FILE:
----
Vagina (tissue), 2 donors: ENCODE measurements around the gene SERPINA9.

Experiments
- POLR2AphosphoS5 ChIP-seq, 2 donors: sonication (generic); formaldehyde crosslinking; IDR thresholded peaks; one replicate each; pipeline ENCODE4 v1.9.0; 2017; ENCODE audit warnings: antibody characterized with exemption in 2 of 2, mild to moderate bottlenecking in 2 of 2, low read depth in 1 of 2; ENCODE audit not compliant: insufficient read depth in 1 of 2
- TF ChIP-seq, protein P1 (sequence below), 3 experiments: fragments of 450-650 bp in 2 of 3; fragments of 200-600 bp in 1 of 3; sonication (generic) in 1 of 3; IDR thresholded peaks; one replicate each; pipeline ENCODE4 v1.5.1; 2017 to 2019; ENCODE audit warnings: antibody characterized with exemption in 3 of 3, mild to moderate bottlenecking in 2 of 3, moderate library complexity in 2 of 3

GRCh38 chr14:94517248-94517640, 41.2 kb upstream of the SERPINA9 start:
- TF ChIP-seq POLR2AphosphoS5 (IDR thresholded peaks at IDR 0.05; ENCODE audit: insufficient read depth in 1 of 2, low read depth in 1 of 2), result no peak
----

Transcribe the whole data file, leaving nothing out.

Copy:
Vagina (tissue), 2 donors: ENCODE measurements around the gene SERPINA9.

Experiments
- POLR2AphosphoS5 ChIP-seq, 2 donors: sonication (generic); formaldehyde crosslinking; IDR thresholded peaks; one replicate each; pipeline ENCODE4 v1.9.0; 2017; ENCODE audit warnings: antibody characterized with exemption in 2 of 2, mild to moderate bottlenecking in 2 of 2, low read depth in 1 of 2; ENCODE audit not compliant: insufficient read depth in 1 of 2
- TF ChIP-seq, protein P1 (sequence below), 3 experiments: fragments of 450-650 bp in 2 of 3; fragments of 200-600 bp in 1 of 3; sonication (generic) in 1 of 3; IDR thresholded peaks; one replicate each; pipeline ENCODE4 v1.5.1; 2017 to 2019; ENCODE audit warnings: antibody characterized with exemption in 3 of 3, mild to moderate bottlenecking in 2 of 3, moderate library complexity in 2 of 3

GRCh38 chr14:94517248-94517640, 41.2 kb upstream of the SERPINA9 start:
- TF ChIP-seq POLR2AphosphoS5 (IDR thresholded peaks at IDR 0.05; ENCODE audit: insufficient read depth in 1 of 2, low read depth in 1 of 2), result no peak